Facts vs. feelings. Nighttime carbs. Writing

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Dan Trink
Author

Dan Trink

Role

Co-Founder

Date

5.16.2024

Topic

Facts vs. feelings. Nighttime carbs. Writing

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Facts vs. feelings. Nighttime carbs. Writing

Weekly Insights on TRAINING, NUTRITION, and MINDSET from Fort Co-Founder Dan Trink

When it comes to training, you want to rely more on facts than on feelings. Following the principles of progressive overload or working off of percentages will lead to way better outcomes than relying on subjective measures.

Dan Trink

Co-Founder

TRAINING

A common refrain in fitness is "listen to your body."

And while this can be great advice when it comes to many aspects of your health and decision making (the term "trust your gut" persists for a reason) it's actually pretty poor advice when it comes to training.

Auto-regulation (or training by subjective feel) has become very popular in recent years with the implementation of things like RPE (rate of perceived exertion) and RIR (number of perceived "reps in reserve").

But, it turns out, we are terrible at auto-regulation as many studies have revealed that people tend to overestimate exertion and under predict reps in reserve.

A new study looked at many auto-regulation strategies and found that relying on feel and intuition are poor tactics when it comes to improving performance.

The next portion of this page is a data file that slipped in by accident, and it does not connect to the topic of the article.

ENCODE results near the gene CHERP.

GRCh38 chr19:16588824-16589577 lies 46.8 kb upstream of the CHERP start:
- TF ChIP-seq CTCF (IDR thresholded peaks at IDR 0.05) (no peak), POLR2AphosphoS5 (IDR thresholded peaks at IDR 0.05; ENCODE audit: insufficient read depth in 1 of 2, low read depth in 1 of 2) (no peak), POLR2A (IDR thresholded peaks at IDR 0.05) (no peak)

What this means for you: When it comes to training, you want to rely more on facts than on feelings. Following the principles of progressive overload or working off of percentages will lead to way better outcomes than relying on subjective measures.

If you'd like to read this review you can find it HERE.

NUTRITION

When I first got into fitness it was common knowledge that you didn't eat carbs after 6PM.

Then I met one of my mentors, Charles Poliquin, who recommended eating carbs in the evening rather than the morning as it would help with sleep.

To paraphrase Charles, "there's a reason you get sleepy after eating a large carbohydrate meal."

A recent study has confirmed what Charles taught me all those years ago. The study showed that participants who ingest more carbs throughout the day, and particularly in the evening, showed an improvement in sleep quality and higher melatonin and tryptophan levels (which both aid in falling and staying asleep).

What this means for you: If you are someone who has macronutrient targets, you may benefit from saving a decent amount of your carbs for your evening meal. Particularly if you are struggling with falling asleep or sleeping well. Personally, I've found that about 100 grams of fruit in the evening helps me with sleep (but this tactic was not used in the study).

Finally, it might be important to note that researchers did not find differences in body composition between the higher protein and the higher carbohydrate groups (and both groups ate the same number of calories).

You can find the study HERE.

MINDSET

Reading is the perfect way to get inspiration and knowledge.

But it's writing that leads to action. Action leads to building. Build enough things and ultimately you will succeed.

But it all starts with writing down your thoughts.

Until you write it, it isn't real.

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Fort Member
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